In the summer, you can tour this replica of the simple, 18th-century home occupied by Vermont’s rabble-rousing founder. The 284-acre grounds are accessible daily from sunrise to sunset. The entrance to the property is off of Route 127.
(Published in 7 Nights 2008-09)
It's the closest thing to a palace that exists in Vermont: The crimson damask lining the walls matches the upholstery on the chairs. The floor is a checkerboard of black-and-white marble, and imposing portraits of former proprietors Lila Vanderbilt Webb and William Seward Webb grace the walls.
Middlebury is a walking town. If you’re really ambitious, there’s an 18-mile Trail Around Middlebury — a project of the Middlebury Area Land Trust. A combination of hiking trails, dirt roads and paved highways, TAM stretches from the Otter Creek Gorge Preserve to the Battell Woods.
This landmark brick building was once known as "The Socialist Labor Party Hall." Samuel Gompers, Eugene Debs, Mother Jones and Emma Goldman spoke here. And stonecutter Elia Corti was shot here in a scuffle in 1903. It's a must-see stop on any tour of Barre.
Oakledge Park marks the Southern end of the Burlington bike path. Once home to the Webb family's Oakledge Manor, it now boasts picnic shelters, playground equipment and a stony swimming beach (no lifeguards, though). It's also home to the first handicapped accessible treehouse built in a public park. A short walk north takes you to the site of Burlington's Earth Clock. Stick around for the spectacular sunset.
Downtown Burlington is dominated by the Church Street Marketplace, a pedestrian-only promenade enlivened by shops, restaurants, food vendors and street performers. When the weather’s nice, and the cafe tables come outside, you can get dinner with a side of people-watching. It’s the closest thing in Vermont to an Italian piazza. No Vespas on the cobblestones, though.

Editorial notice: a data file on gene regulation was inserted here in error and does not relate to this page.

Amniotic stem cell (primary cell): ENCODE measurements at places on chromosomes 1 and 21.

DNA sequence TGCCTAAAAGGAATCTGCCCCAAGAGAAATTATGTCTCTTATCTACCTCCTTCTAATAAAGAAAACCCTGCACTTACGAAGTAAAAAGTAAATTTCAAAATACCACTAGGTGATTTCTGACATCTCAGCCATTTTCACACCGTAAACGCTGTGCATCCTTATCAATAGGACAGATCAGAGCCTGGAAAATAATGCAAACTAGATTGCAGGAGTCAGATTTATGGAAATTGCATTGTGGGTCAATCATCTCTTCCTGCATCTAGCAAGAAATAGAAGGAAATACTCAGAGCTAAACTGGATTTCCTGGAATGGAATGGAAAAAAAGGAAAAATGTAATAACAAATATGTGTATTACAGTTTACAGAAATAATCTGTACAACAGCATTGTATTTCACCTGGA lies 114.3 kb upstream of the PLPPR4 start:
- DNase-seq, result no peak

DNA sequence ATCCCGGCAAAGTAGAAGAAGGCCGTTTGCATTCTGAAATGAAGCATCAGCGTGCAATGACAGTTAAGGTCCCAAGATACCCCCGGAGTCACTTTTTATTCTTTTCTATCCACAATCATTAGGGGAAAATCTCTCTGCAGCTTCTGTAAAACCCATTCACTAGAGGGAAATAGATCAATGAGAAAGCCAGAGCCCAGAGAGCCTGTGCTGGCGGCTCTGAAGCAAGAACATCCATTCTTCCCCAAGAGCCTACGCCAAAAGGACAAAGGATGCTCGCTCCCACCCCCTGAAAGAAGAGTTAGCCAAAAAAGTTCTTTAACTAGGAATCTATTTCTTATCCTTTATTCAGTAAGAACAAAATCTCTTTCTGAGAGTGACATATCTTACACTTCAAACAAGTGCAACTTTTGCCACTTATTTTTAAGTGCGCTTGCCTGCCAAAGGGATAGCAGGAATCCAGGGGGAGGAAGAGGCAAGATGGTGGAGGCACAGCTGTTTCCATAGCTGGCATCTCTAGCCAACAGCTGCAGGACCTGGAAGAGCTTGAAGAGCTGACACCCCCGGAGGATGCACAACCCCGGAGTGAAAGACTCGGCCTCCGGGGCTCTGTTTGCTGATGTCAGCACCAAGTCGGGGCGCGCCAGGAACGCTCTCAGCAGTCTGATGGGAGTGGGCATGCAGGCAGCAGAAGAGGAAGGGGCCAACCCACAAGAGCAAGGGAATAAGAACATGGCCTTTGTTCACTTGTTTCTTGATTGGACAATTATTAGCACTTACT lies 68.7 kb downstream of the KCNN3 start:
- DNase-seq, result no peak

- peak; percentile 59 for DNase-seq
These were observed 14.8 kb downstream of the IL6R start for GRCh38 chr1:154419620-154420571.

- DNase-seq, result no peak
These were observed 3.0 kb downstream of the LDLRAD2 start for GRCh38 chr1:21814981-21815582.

The original Vermonters — Native American Abenaki — have a voice at the Vermont Folklife Center. So do the Vermont descendents of slaves. With an archive that consists of more than 3900 tapes, the organization aims to document and conserve the state’s cultural heritage, including groups making history today. A recent photo exhibit captured the lives of Mexican dairy farm workers in Addison County.
Best known for its connection with the Underground Railroad, the Rokeby Museum preserves the history of four generations of remarkable Robinsons. Ahead of its time in every way, the family was made up of Quakers, abolitionists and artists. They were also successful farmers. Patriarch Thomas R. Robinson was among the first agriculturalists to import Merino sheep to the U.S. If he were around today, the old man might be raising something equally radical, like llamas. Two of them live across the road from the Rokeby, along with a camel.
This historic public art gallery in a renovated fire house next to City Hall is managed by Burlington City Arts.
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